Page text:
Friday, January 27, 2012

"The Flowers of War" Never Blooms

I saw "The Flowers of War" a while ago, but it finally hit my local multiplex this past weekend, so I thought I'd get some thoughts out. Is it worth your time? Not really. I mean there was obviously a lot of effort that went into making the film a major event – The Flowers of War" is the most expensive Chinese film ever made, stars bona fide Hollywood movie star Christian Bale, and has Zhang Yimou directing – but it's also incredibly heavy-handed, shallow, and tries too hard to please Western audiences in all the wrong ways.

As indicated by the title this is a war film, specifically one set during the Rape of Nanking in 1937, when the Japanese invaded and terrorized what was then the capital city of China. At a Catholic convent, the old priest has died, stranding the dozen young schoolgirls who are boarded there. Their unlikely savior comes in the form of John Miller (Bale), an itinerant mortician who has come to bury the priest, collect his fee, and be on his way as quickly as possible. However, the encroaching Japanese soldiers make that impossible. Miller and the girls are trapped in the church together, along with a group of local prostitutes who force their way in to seek sanctuary. Miller quickly takes up with their leader, Yu Mo (Ni Ni), to the disdain and fascination of one of the schoolgirls, Shujuan (Xinyi Zhang), who narrates the film for us.

Now to make things easier for the Western audience, much of the film is in English. Almost all of Mr. Bale's dialogue, and the dialogue of anyone having a conversation with him is in English, and perfectly passable English at that. The story is also extremely simplified, so that the characters are not so much characters as easily recognizable types. We have not just one hooker with a heart of gold, but a dozen of them. Mr. Miller may talk big about being a rogue and an opportunist, but is there any doubt that he'll be risking his life for the schoolgirls in the end? And speaking of the schoolgirls, none but Shujuan is given any personality, but the film is full of shots of them looking fearful or sad or wretched, milking their victimhood for all its worth. And I haven't even gotten to the heroic Chinese soldiers or the demonized Japanese invaders yet.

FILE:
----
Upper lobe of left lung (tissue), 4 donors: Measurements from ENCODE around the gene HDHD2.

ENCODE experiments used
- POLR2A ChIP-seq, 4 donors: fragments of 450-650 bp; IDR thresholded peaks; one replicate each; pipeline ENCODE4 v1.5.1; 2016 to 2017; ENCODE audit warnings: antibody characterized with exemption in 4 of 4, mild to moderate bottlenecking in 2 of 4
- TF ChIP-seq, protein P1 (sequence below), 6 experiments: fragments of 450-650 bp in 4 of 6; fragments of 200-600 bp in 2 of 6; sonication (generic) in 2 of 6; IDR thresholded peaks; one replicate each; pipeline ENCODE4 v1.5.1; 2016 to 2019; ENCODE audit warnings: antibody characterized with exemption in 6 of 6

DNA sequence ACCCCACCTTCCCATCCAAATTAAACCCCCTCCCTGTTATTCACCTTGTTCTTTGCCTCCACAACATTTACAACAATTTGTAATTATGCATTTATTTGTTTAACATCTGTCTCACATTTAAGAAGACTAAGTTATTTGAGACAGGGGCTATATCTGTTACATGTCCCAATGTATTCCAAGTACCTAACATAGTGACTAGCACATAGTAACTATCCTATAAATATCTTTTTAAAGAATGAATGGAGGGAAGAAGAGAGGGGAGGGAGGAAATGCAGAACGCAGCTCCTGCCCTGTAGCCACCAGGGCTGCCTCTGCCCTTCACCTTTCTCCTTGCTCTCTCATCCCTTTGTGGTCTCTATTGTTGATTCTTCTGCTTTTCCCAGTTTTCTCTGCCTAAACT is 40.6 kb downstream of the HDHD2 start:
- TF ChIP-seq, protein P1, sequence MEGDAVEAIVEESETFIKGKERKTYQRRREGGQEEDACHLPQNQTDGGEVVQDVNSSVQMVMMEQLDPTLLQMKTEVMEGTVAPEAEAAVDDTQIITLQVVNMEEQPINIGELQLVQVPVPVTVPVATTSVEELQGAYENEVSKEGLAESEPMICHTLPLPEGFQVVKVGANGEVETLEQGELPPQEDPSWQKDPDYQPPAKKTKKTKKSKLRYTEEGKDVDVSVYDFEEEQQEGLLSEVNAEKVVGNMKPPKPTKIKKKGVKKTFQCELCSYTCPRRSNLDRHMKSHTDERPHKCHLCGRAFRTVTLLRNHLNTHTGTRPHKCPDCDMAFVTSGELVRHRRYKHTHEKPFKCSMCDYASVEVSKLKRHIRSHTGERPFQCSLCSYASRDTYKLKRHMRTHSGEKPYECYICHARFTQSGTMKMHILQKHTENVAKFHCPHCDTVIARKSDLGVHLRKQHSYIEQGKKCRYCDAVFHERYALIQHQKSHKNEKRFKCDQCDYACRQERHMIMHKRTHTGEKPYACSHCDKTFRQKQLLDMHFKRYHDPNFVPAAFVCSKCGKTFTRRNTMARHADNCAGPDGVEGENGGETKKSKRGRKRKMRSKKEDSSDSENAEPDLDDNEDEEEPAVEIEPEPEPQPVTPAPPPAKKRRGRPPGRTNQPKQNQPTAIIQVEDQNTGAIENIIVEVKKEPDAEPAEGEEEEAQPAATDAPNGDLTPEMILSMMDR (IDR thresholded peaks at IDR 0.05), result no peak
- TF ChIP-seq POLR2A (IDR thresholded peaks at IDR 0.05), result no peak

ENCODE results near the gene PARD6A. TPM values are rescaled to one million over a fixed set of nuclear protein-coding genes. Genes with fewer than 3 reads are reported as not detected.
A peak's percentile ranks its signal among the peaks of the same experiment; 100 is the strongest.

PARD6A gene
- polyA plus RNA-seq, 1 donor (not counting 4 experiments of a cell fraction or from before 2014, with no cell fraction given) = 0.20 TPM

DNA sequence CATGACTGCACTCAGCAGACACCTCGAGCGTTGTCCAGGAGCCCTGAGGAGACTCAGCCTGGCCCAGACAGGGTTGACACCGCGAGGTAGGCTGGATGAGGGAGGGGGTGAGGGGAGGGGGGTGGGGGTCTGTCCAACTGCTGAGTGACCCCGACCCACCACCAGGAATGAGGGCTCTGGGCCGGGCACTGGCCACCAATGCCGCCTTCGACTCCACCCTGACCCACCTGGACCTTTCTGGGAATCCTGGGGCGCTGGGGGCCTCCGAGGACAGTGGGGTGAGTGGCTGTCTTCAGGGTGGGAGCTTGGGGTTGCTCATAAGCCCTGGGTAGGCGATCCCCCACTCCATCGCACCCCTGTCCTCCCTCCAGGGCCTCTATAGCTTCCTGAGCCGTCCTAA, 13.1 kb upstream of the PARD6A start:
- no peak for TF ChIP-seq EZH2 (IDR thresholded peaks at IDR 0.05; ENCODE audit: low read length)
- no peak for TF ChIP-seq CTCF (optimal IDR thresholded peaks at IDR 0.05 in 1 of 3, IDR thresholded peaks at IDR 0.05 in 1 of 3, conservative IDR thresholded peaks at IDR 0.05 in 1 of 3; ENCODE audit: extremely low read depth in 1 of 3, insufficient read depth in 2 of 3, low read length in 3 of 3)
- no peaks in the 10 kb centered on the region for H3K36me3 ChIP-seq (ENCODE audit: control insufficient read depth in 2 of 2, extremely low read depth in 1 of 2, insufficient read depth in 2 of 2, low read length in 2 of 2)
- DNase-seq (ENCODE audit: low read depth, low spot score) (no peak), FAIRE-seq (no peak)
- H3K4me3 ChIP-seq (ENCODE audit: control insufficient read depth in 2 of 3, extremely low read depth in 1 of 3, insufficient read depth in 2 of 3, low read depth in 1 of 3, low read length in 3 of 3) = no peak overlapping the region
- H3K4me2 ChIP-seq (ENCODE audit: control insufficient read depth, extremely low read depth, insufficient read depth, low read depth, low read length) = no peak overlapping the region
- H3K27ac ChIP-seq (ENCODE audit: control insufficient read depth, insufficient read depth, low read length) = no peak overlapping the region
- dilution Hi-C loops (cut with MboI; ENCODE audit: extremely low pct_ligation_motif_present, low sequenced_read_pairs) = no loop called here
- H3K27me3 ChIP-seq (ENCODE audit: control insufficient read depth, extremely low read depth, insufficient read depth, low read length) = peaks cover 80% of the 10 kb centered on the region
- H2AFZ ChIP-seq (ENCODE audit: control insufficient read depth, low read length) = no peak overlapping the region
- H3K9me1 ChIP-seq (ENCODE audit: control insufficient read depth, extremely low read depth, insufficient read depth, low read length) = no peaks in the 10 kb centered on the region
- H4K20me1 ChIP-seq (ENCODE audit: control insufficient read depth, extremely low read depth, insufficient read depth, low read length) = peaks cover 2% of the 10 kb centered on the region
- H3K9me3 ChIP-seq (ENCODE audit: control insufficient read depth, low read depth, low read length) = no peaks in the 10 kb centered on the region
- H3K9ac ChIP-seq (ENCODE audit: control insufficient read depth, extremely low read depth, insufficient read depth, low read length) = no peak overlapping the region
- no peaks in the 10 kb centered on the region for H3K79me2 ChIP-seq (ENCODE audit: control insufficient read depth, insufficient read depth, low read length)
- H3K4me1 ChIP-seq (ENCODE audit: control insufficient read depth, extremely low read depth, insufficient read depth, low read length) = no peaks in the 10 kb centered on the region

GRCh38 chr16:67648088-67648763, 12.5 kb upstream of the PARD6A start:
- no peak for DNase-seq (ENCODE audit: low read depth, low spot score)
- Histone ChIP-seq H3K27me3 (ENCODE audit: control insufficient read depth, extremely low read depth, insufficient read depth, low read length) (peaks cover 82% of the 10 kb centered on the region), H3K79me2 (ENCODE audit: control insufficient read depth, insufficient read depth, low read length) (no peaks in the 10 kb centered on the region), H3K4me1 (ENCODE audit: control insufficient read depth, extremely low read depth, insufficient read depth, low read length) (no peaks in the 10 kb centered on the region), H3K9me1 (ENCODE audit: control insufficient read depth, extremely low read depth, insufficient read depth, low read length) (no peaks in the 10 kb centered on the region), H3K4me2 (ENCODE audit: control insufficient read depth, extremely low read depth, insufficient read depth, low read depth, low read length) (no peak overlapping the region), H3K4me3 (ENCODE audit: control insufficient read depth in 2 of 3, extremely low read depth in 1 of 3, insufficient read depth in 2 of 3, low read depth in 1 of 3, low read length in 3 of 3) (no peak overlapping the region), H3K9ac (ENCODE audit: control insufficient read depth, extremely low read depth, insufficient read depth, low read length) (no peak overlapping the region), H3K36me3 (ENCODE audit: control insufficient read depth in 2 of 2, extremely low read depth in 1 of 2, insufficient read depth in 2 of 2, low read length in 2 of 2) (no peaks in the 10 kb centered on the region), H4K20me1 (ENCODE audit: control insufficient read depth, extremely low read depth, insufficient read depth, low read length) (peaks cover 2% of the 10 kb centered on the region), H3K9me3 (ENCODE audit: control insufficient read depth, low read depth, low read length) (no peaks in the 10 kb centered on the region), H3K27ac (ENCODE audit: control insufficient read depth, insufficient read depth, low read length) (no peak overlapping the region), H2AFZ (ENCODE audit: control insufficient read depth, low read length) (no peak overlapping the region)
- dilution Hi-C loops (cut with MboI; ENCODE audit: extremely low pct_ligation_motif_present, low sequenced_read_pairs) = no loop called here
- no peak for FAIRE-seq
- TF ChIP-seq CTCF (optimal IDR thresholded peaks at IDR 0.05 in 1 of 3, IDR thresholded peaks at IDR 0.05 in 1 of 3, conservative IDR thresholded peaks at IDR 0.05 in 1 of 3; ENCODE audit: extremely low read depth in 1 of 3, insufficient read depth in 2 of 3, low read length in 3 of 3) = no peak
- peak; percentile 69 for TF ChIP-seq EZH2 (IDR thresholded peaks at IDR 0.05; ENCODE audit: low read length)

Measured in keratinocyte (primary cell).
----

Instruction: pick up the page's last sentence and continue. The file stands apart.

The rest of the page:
I think that the greatest disservice that "The Flowers of War" does to its subject matter is removing pretty much all the historical context for the Rape of Nanking and the gory particulars of what was actually going on there on a wider scale. The major atrocities are alluded to, but always kept tastefully out of frame. The problem with this is that the reality of the time period and the massacre isn't very well established, and it makes the individual actions of the Japanese villains in the film seem too extreme to be believed, even though the truth was that there was far, far worse going on. The film does take pains to give us a sympathetic Japanese Colonel (Atsuro Watabe) who is only following orders, and a Chinese collaborator (Cao Kefan), Shujuan's father, who is only acting out of self-preservation, but they are too much the sum of their traits, devices rather than full characters.

However, what did work in the film were the prostitutes, a lively bunch who are rough-edged, shameless about their profession, and easily the most endearing characters in the movie. They fight with the schoolgirls, tease each other constantly, flirt with Miller, and bring some much-needed humor and vibrancy to the film. They're the real heroines of the story, and I wish "The Flowers of War" had spent more time with them, instead of with the expensive-looking battle scenes with the soldiers, or letting Christian Bale mug endlessly to the camera. Once we get down to the really tense, life-or-death situations in the last third of the film, suddenly the melodrama works, the tone and the scale of the film feel appropriate, and I was enjoying it. But I had to sit through an hour and a half of really mediocre, obvious posturing and platitudes to get there.

There is plenty to like about "The Flowers of War." It's a great looking movie. The cinematography is excellent, the production design is gorgeous, and the story is a very compelling one. But it's also far too long, terribly padded, and it wears its intentions on its sleeve. It's too often clumsy and didactic, operating on the level of fable or allegory instead of proper historical fiction. And some of the directing choices are odd – why do the prostitutes have a song number in the middle of the film? Why are all of Bale's intimate scenes with Ni Ni so badly staged and dialogue-heavy? What's especially puzzling is the price tag of the movie. Sure, it looks great, but this is far from the most impressive Chinese film I've seen, or even the most impressive from Zhang Yimou, who is known for his ostentatious period pieces.

Oh well. "The Flowers of War" was at least an interesting experiment with a few good moments. We'll probably see more like it in the future as Hollywood keeps trying to cozy up to China. Better luck next time.

No comments:

Post a Comment